Mississippi State University is preparing for a research project to understand what motivates fishing enthusiasts to risk personal injury reaching into a dark, underwater hole to grab a fish instead of using the traditional hook-and-line method.
Grabbling, or noodling, is a form of angling often referred to as a lost art. The tradition is handed down through the generations and only a handful of individuals participate each year. Wading in water, close to the bank, individuals place their hands in a cavity in hopes of the fish biting their hand. Grabblers are expecting a large catfish, but they may find a turtle, snake or some other water-loving creature inhabiting the hole and clamping down on their hand.
These people do not necessarily love pain or the fear of the unknown. These are simply individuals in search of a trophy catfish -- the size that will definitely leave scars.
"Grabblers are definitely a unique breed of anglers," said Kevin Hunt, associate professor in MSU's Forest and Wildlife Research Center. "Grabbling does not require a special license in the state of Mississippi other than a sport fishing license, so little is known about this group of anglers."
To understand the attitudes of grabblers compared to hook-and-line anglers, a new MSU study is looking for these individuals to determine their characteristics. The study will conclude around the end of December.
"We are hoping to find grabblers to participate in the study to identify why they hand grabble for various catfishes, how often they do so, their attitudes toward fishing and fisheries management, and how they differ from traditional hook-and-line recreational anglers," said Susan Baker, a wildlife and fisheries graduate student conducting the study.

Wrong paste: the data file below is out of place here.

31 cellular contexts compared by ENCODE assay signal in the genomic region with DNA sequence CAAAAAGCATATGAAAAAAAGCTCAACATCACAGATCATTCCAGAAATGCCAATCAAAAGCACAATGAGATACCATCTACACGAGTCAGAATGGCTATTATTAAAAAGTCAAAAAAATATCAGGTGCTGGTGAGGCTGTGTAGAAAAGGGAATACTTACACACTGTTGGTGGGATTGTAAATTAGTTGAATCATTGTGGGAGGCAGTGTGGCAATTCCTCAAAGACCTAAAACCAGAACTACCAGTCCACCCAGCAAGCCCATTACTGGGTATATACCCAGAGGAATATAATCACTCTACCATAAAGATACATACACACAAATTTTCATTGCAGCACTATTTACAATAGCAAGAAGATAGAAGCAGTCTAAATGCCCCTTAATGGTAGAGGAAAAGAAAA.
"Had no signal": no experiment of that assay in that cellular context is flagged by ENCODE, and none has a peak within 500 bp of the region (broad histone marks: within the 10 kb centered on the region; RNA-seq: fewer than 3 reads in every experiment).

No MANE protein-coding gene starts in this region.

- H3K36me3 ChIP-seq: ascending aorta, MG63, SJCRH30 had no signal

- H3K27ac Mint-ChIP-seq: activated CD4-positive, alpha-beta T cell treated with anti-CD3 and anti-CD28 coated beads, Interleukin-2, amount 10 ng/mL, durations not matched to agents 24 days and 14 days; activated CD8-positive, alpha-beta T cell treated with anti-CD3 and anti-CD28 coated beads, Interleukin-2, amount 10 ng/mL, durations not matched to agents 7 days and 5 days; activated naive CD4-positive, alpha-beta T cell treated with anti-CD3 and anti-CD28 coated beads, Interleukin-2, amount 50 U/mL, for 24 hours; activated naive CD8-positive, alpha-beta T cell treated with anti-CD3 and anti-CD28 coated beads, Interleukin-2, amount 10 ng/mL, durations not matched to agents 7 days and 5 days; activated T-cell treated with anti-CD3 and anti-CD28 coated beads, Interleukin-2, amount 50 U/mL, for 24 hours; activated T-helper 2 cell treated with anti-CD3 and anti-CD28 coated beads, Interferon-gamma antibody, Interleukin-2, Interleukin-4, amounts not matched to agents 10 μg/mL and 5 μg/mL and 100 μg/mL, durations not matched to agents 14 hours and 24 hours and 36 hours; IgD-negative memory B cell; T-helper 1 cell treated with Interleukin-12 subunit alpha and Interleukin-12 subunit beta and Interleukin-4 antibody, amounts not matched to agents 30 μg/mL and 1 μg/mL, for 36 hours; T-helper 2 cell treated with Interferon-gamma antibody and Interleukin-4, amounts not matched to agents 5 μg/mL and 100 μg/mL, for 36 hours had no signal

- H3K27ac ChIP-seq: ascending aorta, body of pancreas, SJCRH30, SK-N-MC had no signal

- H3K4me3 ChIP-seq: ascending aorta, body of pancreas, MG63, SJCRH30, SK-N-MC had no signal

Few studies have been conducted on grabblers in the United States and how they differ from traditional hook-and-line anglers, especially since only 11 states allow the sport, Baker added.
Mississippi is one of the few states that does not restrict the number of fish caught or place a limit on the size of fish when hand grabbling.
Finding grabblers can be a challenge. The season occurs from May 1 to July 15, when catfish are spawning.
Grabblers interested in taking part in the study can contact Baker at (662) 325-4153 or email@example.com.
"The information gained through this study will provide fishery managers with a better understanding of the social aspects of hand grabbling," Baker said.
Those interested also can provide contact information through the Web site https://hdclel.org/grabbler/grabbler.asp.
"Grabblers interested in the study also are encouraged to find others to participate," Baker said.
The study is completely voluntary, and information will be kept confidential. Participants will be provided with an executive summary of study results upon completion.